By all means less comfortable and less beautiful. One must not underestimate the fact that glass is an inspiring material for engineers and architects. It enables curve bending and 3D shaping. It can fit within a frame or become self-supporting material once provided with construction properties. It can be bulk-coloured, laminated, sand-blasted or even changed from opaque to transparent owing to electrochromic technology. Moreover, glass can be used as the medium in the constantly developed solar panel technology. The Industrial Revolution made glass the symbol of enlightenment and a better future.
We cannot imagine modern architecture and contemporary pop culture without glass – a Californian pool-house and the luxury of panoramic views onto ocean lagoons or limousines on the driveways. Glass has become a tool for creating different types of spaces and such notions as “corner office” which means a CEO’s prestigious office in a high-rise office block. Glass is also the primary tool for creating spaces with controlled microclimate such as orangeries, greenhouses or winter gardens which offer the possibility to create controlled microclimate but also indicate the owners’ wealth.
Since glass used to be a symbol of the future for our ancestors in the nineteenth and twentieth centuries, can it play the same role today? Definitely so, because this material is supposed to ensure good quality of everyday life in the immediate and distant future. Glass is used in nearly any public utility building, including but not limited to hospitals, creches and senior care centres. Moreover, the popularity and diversity of its application make glass the first-choice material used for renovating buildings and adapting them to the increasingly strict standards introduced by the EU under the European Green Deal and Fit for 55 as well as the global BREAM, LEED and WEEL standards.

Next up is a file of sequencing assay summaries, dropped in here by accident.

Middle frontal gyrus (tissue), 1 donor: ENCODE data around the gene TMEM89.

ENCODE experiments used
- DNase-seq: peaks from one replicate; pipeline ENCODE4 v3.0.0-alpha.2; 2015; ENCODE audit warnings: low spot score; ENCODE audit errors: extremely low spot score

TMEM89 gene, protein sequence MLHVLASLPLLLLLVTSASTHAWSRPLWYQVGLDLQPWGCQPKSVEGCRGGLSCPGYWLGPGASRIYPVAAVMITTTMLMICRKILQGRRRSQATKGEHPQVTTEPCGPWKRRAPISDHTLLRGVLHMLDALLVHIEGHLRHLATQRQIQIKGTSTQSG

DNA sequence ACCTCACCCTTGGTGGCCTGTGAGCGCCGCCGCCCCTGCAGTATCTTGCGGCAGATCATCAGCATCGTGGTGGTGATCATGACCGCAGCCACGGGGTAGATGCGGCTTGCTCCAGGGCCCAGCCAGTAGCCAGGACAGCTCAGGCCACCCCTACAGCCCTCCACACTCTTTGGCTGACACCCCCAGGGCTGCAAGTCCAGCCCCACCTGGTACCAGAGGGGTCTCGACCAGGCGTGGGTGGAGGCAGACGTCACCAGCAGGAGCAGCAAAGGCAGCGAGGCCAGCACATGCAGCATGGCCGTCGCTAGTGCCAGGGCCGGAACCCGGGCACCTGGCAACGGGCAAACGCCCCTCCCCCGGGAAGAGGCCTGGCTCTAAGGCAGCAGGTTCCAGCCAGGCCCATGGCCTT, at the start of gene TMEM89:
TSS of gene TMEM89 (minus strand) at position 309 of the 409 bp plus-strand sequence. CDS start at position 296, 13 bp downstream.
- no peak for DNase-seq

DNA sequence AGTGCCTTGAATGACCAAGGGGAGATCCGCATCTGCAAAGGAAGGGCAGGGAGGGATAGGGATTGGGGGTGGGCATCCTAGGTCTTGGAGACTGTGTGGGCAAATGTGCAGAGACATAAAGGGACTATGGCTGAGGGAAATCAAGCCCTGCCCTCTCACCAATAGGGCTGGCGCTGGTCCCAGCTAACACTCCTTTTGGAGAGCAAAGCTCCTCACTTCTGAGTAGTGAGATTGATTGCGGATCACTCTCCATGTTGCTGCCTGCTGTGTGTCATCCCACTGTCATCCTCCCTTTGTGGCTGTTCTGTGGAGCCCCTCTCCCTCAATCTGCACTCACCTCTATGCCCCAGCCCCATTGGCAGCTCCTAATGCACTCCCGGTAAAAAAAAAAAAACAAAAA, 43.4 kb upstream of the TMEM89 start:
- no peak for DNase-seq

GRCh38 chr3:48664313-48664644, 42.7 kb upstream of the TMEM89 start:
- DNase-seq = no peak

The climate crisis urges a change in the approach to global production, transport, building and energy consumption. It applies to everybody, including glass manufacturers. Fortunately, glass is among the few materials that can be 100% recycled and whose production cycle can be optimised to reduce carbon dioxide emissions. Interestingly enough, the carbon footprint from the production of double-glazed units is compensated within 6 to 22 months, owing to energy savings resulting from their use. Furthermore, dozens of R&D departments supported by academic centres and laboratories are involved in innovations in the glass processing and production sector, which employs nearly 16,000 people only in Europe. The use of double- and triple-glazed units has become a part of the global process of revitalisation and thermal modernisation of existing buildings. Improved parameters of glass panes and windows in the renovated office blocks and residential buildings offer better working and living conditions.
The world around us gains pace and requires more effort to face the unknown. The International Year of Glass is meant to show the importance of glass nowadays but also to indicate that it will become one of the critical instruments to meet future challenges. Not only scientists, engineers and architects but also we will use it. That is why we can hope everybody remembers how much depends on a standard glass pane and how unusual purposes it can serve!